Sun erupts with M7.9-class solar flare – NASA
NASA's Solar Dynamics Observatory (SDO) captured this image of an M7.9 class flare on 13 March 2012 at 1.29 pm EDT. It is shown here in the 131 Angstrom wavelength. Image by NASA/SDO
Sunspot 1429 remains active, after the sun erupted with an M7.9-class flare yesterday from the same region that has been producing flares and coronal mass ejections all week, space agency NASA reported.
Last week, NASA had suggested that high-frequency radio communications, GPS and power grids could have been impacted by two coronal mass ejections (CMEs) that were hurling towards Earth. On 6 March, the sun erupted with one of the largest solar flares of this solar cycle. However, the solar storm passed without any major incident. NASA had also indicated at the time that CME would also induce auroras at low latitudes.
However, NASA did say at the time that the solar flare of 6 March "triggered a temporary radio blackout on the sunlit side of Earth that interfered with radio navigation and short-wave radio," said the space agency.
Solar maximum in 2013
Utilities and telcos are especially keeping a close eye on the sun's activities this year, as the sun is set to reach its solar maximum, potentially in late 2013, according to NASA scientists.
Yesterday at around 5.29pm Universal Time, NASA's Solar Dynamics Observatory (SDO) captured an image of the M7.9 class flare. Sunspot 1429 has been generating many major solar storms of late.
Artist's illustration of events on the sun changing the conditions in near-Earth space. Image by NASA
So what exactly happens following an eruption on the sun?
Space weather starts with an eruption on the sun, such as a burst of light and radiation called a solar flare or a gigantic cloud of solar material, a CME, according to NASA.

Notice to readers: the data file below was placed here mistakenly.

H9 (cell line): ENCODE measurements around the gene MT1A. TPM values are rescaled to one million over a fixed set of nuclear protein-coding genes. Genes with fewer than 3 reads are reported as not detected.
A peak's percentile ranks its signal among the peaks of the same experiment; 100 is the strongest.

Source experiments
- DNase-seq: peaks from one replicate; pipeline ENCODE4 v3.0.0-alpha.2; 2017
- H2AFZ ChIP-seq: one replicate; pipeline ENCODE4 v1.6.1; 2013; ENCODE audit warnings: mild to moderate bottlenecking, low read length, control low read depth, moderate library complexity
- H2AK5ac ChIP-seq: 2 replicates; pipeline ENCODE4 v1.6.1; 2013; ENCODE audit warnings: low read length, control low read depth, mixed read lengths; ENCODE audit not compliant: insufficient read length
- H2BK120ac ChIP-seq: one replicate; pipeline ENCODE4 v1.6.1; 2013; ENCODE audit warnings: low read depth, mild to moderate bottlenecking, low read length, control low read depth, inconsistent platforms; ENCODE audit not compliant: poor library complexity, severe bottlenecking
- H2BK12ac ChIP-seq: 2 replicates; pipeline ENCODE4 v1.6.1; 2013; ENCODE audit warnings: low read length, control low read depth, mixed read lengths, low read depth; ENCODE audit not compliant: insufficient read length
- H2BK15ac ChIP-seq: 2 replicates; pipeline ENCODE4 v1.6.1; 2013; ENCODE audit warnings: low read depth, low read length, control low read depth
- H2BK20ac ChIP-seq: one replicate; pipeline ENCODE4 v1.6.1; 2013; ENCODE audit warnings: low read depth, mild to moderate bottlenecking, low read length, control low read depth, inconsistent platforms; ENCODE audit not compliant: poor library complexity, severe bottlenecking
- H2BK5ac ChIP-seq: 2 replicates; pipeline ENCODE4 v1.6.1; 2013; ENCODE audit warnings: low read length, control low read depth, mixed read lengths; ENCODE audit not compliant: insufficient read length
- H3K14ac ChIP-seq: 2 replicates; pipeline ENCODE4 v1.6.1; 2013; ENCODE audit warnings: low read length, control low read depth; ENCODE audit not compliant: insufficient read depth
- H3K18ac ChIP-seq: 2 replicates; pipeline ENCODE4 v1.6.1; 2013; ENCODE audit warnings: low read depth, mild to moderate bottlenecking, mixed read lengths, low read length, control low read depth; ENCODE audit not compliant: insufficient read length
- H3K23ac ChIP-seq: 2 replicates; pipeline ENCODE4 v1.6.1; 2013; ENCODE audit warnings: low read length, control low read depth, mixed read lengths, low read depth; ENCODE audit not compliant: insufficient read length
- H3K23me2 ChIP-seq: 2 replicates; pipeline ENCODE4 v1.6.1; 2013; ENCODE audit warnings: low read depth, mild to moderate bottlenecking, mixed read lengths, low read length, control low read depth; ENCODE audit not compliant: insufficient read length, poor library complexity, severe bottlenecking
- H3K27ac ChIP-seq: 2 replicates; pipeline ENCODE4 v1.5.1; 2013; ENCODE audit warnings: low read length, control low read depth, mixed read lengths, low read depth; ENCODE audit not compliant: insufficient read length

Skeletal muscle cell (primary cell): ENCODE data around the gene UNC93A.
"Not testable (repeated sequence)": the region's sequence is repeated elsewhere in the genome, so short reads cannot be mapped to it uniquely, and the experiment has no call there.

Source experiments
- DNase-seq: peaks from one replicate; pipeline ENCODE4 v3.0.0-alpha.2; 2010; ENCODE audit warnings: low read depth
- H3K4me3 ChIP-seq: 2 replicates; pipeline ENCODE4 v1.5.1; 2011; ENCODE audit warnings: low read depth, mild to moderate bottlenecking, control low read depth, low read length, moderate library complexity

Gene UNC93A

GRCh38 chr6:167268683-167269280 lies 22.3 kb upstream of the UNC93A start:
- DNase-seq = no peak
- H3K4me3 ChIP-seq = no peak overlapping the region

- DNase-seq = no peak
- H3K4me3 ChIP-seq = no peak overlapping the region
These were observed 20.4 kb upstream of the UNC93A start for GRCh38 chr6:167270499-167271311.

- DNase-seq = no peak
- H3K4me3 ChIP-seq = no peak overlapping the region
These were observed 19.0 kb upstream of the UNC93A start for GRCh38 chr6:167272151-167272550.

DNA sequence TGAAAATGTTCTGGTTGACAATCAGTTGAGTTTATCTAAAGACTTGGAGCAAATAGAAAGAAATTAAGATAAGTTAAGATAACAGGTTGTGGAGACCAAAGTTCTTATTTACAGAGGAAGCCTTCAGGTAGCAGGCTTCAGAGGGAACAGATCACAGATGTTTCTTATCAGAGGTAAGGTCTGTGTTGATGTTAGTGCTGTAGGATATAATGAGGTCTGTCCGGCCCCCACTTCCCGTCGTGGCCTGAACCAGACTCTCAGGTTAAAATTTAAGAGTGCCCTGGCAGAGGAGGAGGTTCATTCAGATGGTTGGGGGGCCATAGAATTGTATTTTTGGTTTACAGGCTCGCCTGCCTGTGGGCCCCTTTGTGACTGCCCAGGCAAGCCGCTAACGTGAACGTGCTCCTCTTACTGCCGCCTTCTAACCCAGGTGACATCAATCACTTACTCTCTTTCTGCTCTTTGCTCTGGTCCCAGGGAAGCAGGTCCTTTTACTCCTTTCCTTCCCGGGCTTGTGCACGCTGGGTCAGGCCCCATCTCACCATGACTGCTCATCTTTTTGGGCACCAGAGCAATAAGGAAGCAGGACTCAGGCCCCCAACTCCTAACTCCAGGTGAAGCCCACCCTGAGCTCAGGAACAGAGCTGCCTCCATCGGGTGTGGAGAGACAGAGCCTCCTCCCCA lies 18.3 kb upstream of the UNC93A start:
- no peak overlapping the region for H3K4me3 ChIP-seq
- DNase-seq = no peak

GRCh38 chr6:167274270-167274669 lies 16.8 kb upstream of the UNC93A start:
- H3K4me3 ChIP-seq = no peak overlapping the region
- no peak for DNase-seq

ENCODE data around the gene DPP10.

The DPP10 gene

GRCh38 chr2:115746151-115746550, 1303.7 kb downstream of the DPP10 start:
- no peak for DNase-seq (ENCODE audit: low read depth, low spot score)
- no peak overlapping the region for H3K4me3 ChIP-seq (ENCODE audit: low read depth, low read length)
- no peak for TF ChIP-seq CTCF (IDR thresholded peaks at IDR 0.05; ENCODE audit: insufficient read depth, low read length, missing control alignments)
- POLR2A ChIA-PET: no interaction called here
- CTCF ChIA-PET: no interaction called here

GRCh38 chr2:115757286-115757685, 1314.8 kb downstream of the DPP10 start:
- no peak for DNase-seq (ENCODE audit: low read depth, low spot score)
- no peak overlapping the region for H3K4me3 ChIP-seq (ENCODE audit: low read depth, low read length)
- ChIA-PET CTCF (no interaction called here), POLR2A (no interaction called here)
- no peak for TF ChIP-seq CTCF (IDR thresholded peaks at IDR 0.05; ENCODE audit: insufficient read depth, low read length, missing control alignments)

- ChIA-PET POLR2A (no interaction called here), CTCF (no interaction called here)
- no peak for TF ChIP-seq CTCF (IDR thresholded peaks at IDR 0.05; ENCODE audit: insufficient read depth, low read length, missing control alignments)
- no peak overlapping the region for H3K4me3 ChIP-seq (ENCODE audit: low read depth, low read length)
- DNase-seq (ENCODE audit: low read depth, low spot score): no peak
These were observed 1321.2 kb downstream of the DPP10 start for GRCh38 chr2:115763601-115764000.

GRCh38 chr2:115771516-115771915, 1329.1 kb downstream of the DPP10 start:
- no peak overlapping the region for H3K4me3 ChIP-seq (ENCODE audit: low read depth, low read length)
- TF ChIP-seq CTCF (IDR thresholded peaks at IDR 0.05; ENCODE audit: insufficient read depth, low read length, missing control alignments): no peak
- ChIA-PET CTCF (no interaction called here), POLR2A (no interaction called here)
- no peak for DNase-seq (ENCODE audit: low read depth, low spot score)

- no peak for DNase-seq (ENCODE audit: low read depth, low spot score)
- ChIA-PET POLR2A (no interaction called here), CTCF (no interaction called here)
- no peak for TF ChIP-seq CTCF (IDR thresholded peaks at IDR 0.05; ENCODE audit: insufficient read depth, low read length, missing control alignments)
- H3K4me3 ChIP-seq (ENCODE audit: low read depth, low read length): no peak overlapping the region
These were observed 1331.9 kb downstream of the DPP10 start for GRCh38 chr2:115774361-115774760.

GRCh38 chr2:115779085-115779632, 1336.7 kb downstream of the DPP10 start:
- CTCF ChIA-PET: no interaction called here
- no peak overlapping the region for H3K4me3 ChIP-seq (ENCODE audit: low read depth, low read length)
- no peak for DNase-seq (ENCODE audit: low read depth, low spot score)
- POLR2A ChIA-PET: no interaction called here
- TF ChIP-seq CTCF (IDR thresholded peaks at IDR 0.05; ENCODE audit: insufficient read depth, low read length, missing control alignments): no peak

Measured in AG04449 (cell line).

NASA describes a solar flare as an explosion on the sun that happens when energy stored in twisted magnetic fields (usually above sunspots) is suddenly released.
But the effects of those eruptions happen at Earth, or at least near-Earth space, said NASA.
Such flares produce a burst of radiation across the electromagnetic spectrum, ranging from radio waves to X-rays and gamma rays.
Massive bursts of solar wind, (the CMEs), or 'solar burps', are associated with solar flares.
There are three categories of solar flares: x-class flares are big and can trigger planet-wide radio blackouts and long-lasting radiation storms. M-class flares are medium sized and can cause brief radio blackouts that affect Earth's polar regions. C-class flares are small and have few noticeable consequences for planet Earth, NASA said.
A geomagnetic or solar storm refers to any time Earth's magnetic environment, the magnetosphere, undergoes sudden and repeated change. NASA said magnetic fields continually re-align, while energy "dances quickly" from one area to another during such a solar storm.
Geomagnetic storms occur when certain types of CMEs connect with the outside of the magnetosphere for an extended period of time.
Solar superstorm of 1859
The strongest solar storm ever recorded happened on 1-2 September 1859. It caused aurorae to be seen all over the world, while telegraph systems in Europe and North America also failed, with pylons emitting sparks. British astronomer Richard Carrington and Richard Hodgson were the first scientists to independently make observations of a solar flare during the 1859 storm when they viewed a large flare in white light.